My host mother is pregnant with her third child. She works in a doctors’ office that has psychiatry, gynecology, dental, and something else that doesn’t match patients. My dad drives a cherry truck. He tells all dinner guests that I’m a bad daughter because I don’t eat enough, and then he tells them that I love mare’s milk, at which time I’m expected to deny it all and puff out my cheeks to show how fat I’ve gotten off of mare’s milk. Dimir, my brother is a progressive sort of 16-year-old. He’s extremely considerate, always the one to answer the door and sees my friends all the way to the gate. He even puts water on the burner for tea. It’s fairly unheard-of for any sort of male to deal with food preparation or clean-up. He plays the guitar and is obsessed with a Kazakh version of American Idol. Dinara, my sister, is 13. She’s shy around me, but very sweet. She’s usually with 3 or 4 younger cousins, babysitting. I like my host family a lot, and I like the various relatives who pop in. They’re all very nice, all of the women come over wearing housecoats. Women here, as soon as they come home from work (if they work) or shopping, put on a housecoat, and also funny socks. There are a lot of socks with strawberries, many green striped socks, some polka-dotted socks.
I’m not quite sure how many aunts there are, but I believe the number of grandmothers has leveled out at two. My host father’s (Kanuk) mother is a very good cook. She has a long gray braid. She likes soap operas. My host mother’s (Elmira) mother lives on the other side of town. She’s fantastic. Apa was wearing about 7 layers of green things, with a shiny green velvet vest on top. She wore a white wool headscarf, several skirts, funny socks, and boots of a make not seen for many a year. She’s very short. Apa delights everyone, intentionally, I think, but spends a lot of time wandering. She says she doesn’t have anything to do, but really means that no one is talking to her. She is the only person I’ve seen pray at a meal, except the head of the mosque who prayed at poor little Dastan’s circumcision feast (Dastan didn’t attend).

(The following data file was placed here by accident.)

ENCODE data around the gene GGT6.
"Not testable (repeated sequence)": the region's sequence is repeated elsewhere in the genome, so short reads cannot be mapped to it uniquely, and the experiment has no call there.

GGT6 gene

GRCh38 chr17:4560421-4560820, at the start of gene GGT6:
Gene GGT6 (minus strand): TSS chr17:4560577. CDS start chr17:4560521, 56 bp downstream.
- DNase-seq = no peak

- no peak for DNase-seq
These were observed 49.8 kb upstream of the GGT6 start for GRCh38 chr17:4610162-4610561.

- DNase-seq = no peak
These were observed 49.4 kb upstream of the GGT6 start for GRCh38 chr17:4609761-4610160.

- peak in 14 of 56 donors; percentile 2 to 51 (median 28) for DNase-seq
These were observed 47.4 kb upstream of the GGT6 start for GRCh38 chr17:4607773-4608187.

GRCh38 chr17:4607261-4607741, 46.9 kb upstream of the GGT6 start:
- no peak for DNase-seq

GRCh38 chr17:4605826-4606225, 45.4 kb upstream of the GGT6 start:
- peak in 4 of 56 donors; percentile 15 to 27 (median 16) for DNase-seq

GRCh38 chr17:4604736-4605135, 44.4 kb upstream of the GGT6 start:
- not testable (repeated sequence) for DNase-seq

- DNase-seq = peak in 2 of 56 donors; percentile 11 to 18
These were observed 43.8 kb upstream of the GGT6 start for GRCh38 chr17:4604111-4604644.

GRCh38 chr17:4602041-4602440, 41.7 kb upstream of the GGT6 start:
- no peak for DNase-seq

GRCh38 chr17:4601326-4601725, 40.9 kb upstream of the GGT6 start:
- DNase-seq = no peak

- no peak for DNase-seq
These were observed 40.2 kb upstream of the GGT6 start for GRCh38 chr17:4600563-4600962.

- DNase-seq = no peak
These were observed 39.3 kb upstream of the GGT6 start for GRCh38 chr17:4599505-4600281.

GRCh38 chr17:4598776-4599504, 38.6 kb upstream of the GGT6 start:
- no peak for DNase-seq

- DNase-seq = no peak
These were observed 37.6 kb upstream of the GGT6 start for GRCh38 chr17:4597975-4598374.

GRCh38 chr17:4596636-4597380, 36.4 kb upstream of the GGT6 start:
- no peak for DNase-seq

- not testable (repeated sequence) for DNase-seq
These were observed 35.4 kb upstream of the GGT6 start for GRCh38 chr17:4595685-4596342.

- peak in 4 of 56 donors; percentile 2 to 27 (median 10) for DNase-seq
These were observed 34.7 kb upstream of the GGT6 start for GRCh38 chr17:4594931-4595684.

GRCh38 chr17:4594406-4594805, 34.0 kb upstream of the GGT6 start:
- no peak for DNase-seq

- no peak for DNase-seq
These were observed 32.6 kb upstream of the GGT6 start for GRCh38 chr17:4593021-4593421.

On Wednesday, Apa slept over at our house on Zhandosova street. Everyone had gathered to watch La Venganza (soap opera) in the TV room, and my cousin and my sister noticed that she had burrs all over her clothing. So, Apa stood in the middle of the room laughing, with her arms out as if she was at an airport security check, while Dinara and M . . (I can’t remember my cousin’s name!) picked the burrs off of her. Later on, as I was packing my Kazakh flashcards up for the night, Apa came into my room and sat on the bed to talk to me. She asked me when I would come back to Koktube 2 (Sovet). Apparently, I answered in all the wrong ways. My Kazakh wasn’t good enough to correct the misunderstanding. She laughed and said “We are talking about two different things,” then asked the same question. Twice my host-cousin came in the room and said “Grandma! Susan wants to go to sleep!” It was midnight before she left. Who knows where she got those burrs. I think she may be going feral. If she is, I’ll join her.